I suffered in silence for years, but I will no longer allow the opinions of others determine my worth as a human being. My experiences, experiences I never thought I would ever be able to say out loud to another human being, are tiny examples of recovery in action. If society would open their hearts and their minds to the disease of addiction, millions of voices would emerge to inspire us all with stories of redemption, because just as there are millions in active addiction, there are also millions in long term recovery. I know I cannot help every addict, but I believe I can help at least one, and I have to continue to believe that. I won’t let the negative comments of others stop me from experiencing this type of freedom.
I am not perfect, and I am still healing, so comments from complete strangers can still hurt me at times. They can still get under my skin, but I am not going to use over them. I know my worth today, and I didn’t find it in a bottle, pill or needle. I have to remind myself that I am still a success story, even when I feel like I am failing. I have learned that there is a big difference between how I am feeling and how I am actually doing. I still have a lot to offer, even when I am feeling that my experience, strength and hope is faltering. Just by simply addressing this topic proves that I am doing a lot better than I give myself credit for. That speaks volumes about how far I have come since I hit rock bottom.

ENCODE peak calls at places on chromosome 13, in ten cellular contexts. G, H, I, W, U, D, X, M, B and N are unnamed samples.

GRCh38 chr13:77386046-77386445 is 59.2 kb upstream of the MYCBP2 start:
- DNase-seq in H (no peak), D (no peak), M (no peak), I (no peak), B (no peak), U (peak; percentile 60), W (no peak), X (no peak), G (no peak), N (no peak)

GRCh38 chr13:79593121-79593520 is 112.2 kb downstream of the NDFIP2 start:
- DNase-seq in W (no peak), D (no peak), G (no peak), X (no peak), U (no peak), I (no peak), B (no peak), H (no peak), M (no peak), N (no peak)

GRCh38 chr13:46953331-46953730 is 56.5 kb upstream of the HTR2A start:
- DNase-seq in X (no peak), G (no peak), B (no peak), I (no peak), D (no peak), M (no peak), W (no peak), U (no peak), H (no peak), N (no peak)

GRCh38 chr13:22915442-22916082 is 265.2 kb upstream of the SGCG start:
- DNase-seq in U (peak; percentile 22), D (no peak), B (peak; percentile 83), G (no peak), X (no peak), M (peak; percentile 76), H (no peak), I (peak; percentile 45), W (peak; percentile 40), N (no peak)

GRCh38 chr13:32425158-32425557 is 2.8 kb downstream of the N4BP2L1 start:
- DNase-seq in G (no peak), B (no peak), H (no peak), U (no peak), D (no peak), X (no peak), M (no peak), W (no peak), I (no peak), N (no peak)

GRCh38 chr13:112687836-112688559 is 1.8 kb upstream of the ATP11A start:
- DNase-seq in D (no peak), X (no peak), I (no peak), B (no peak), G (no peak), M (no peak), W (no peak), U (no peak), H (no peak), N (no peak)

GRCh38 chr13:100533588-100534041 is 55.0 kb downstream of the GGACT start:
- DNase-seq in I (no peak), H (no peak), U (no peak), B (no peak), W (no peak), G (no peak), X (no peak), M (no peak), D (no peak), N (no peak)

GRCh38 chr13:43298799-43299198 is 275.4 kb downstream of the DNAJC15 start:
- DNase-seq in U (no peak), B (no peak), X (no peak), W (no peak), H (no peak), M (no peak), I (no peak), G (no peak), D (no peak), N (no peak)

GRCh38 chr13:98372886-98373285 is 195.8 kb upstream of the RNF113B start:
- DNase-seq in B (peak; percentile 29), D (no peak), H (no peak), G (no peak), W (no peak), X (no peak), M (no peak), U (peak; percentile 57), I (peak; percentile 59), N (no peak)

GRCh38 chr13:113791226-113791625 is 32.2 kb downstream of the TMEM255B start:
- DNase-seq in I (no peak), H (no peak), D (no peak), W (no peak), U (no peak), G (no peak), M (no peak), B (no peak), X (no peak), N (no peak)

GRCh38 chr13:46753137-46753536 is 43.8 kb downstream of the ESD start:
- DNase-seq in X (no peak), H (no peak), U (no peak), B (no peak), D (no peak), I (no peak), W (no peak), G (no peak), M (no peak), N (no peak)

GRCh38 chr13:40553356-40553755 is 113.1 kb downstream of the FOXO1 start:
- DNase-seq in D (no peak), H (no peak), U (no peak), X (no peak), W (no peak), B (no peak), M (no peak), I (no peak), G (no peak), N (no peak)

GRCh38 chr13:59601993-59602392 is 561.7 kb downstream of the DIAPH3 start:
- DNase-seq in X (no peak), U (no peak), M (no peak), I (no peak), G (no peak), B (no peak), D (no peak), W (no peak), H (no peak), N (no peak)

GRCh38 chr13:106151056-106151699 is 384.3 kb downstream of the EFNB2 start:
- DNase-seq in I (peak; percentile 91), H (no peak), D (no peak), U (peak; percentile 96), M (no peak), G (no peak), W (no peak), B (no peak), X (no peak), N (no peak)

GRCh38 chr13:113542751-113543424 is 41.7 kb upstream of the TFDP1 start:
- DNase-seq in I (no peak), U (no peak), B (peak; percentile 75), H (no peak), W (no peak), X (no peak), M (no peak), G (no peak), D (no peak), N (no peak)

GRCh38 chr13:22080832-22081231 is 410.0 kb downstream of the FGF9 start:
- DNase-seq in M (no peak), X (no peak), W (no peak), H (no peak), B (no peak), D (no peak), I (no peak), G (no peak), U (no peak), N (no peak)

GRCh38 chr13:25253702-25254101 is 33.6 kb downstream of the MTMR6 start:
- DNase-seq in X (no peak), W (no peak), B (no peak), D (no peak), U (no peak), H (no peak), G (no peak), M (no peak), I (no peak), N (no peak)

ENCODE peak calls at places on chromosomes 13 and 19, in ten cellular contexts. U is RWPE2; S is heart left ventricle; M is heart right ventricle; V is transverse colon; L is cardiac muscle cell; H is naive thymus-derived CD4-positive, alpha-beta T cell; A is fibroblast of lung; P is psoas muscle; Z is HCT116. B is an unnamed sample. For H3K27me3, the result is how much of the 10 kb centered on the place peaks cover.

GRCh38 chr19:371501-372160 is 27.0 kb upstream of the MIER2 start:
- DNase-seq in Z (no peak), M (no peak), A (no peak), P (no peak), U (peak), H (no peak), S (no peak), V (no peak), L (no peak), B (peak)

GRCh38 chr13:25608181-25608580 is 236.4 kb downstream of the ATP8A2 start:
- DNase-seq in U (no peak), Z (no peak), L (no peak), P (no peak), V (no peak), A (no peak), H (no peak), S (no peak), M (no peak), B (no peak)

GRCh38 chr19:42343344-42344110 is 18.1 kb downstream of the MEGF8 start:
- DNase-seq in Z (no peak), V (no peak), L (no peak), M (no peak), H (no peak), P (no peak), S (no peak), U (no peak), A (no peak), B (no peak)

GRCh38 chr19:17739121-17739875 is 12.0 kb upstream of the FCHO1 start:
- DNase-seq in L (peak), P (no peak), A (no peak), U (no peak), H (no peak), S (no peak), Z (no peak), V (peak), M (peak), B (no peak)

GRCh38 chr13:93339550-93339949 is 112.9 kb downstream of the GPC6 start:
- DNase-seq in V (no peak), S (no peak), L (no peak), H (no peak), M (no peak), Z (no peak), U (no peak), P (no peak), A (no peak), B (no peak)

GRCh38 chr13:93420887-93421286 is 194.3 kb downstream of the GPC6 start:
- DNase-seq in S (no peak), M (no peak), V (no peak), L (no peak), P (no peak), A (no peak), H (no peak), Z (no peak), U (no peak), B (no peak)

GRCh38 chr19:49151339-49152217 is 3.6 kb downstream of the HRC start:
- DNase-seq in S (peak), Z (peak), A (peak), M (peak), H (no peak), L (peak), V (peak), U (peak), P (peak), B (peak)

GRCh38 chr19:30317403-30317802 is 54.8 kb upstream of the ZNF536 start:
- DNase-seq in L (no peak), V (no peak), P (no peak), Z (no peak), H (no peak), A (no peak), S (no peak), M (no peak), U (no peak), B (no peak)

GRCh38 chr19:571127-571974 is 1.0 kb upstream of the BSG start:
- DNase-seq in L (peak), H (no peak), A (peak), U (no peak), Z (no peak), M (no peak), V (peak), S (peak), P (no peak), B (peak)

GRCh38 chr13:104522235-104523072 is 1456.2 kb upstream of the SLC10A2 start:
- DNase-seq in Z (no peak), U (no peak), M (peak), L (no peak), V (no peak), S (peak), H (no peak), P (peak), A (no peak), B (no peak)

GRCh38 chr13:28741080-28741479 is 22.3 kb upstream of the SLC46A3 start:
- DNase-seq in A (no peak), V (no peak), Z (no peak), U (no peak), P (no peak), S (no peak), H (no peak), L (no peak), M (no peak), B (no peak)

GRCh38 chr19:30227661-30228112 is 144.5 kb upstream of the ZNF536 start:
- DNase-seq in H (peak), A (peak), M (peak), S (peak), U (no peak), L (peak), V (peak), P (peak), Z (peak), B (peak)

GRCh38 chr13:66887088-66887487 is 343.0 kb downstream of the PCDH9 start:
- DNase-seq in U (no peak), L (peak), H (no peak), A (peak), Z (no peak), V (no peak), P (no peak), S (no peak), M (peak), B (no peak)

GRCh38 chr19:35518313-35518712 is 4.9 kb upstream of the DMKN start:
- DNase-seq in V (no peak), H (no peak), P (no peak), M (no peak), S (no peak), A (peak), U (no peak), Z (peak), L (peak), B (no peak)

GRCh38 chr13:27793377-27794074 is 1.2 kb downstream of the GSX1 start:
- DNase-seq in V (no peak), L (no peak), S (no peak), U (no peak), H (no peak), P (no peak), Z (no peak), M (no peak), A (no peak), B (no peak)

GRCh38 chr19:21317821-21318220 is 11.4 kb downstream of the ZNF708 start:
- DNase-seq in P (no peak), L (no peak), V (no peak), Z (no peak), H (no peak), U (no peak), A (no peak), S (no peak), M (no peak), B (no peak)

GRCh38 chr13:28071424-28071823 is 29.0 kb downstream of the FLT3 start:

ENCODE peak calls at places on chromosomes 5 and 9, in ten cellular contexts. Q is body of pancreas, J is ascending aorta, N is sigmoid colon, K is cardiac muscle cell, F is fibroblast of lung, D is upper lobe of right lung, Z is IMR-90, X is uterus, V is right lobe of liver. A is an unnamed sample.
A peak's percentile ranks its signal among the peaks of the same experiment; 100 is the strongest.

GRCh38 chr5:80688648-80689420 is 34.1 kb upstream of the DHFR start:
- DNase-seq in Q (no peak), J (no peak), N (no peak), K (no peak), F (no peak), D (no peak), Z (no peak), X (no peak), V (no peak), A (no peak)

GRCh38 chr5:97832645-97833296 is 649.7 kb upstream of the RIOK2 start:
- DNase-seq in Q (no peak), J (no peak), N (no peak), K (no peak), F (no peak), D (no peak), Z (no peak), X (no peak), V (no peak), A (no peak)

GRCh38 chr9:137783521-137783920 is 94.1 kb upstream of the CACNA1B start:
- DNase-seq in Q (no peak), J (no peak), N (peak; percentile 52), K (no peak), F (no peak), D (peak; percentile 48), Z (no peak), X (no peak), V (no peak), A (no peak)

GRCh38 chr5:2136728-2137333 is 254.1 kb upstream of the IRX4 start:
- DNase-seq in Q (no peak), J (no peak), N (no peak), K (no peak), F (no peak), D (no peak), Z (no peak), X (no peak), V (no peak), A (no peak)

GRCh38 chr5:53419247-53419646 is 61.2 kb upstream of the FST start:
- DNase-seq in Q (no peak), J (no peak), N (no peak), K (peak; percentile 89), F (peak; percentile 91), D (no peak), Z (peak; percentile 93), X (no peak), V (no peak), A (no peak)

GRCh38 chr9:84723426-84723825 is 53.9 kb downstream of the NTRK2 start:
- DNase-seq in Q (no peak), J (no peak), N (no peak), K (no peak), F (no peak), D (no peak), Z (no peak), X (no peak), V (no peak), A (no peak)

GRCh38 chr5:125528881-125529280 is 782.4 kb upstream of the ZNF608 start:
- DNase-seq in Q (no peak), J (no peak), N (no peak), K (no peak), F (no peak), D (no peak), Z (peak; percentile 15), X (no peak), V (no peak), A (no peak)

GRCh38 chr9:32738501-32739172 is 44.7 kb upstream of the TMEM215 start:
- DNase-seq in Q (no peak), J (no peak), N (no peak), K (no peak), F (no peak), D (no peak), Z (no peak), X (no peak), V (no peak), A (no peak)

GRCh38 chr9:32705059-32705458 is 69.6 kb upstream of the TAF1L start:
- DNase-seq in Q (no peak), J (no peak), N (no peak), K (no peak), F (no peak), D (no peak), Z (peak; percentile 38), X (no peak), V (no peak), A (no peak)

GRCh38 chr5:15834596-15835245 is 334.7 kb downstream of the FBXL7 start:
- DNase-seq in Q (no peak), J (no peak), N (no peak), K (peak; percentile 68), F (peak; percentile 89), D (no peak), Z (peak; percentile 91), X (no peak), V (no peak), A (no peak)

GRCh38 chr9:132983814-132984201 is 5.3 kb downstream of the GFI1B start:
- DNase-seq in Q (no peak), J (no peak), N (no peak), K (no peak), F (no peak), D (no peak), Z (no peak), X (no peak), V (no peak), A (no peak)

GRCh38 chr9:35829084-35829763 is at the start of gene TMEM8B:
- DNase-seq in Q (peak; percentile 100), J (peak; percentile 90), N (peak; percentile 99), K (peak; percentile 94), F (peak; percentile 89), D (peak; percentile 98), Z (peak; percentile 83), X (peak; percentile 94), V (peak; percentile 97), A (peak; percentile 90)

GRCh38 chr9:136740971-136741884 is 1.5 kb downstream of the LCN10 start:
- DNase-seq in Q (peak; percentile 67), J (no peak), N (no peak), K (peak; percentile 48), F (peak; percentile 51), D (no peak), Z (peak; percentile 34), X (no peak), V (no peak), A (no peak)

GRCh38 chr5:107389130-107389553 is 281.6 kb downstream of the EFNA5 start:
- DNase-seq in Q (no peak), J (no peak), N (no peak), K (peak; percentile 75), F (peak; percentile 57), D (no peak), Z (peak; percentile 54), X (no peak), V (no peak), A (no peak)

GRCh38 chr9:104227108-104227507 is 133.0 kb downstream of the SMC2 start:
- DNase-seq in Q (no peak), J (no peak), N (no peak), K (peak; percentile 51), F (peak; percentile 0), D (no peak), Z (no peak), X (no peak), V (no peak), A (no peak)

I am grateful that I understand addiction as a disease today. I am grateful to be a recovering addict, as crazy as that might sound, because that one admission changed the course of my life, and the lives of those who love me, forever. I am grateful that I was met with mercy, not condemnation; compassion, not judgement. I carry that mercy and compassion to other addicts in hopes that they will start to believe in themselves too. In hopes that they will put down the substance and start the process of discovering their worth, because we are all worthy.
Today, I choose to be part of the solution, not the problem, and that is a choice I am proud of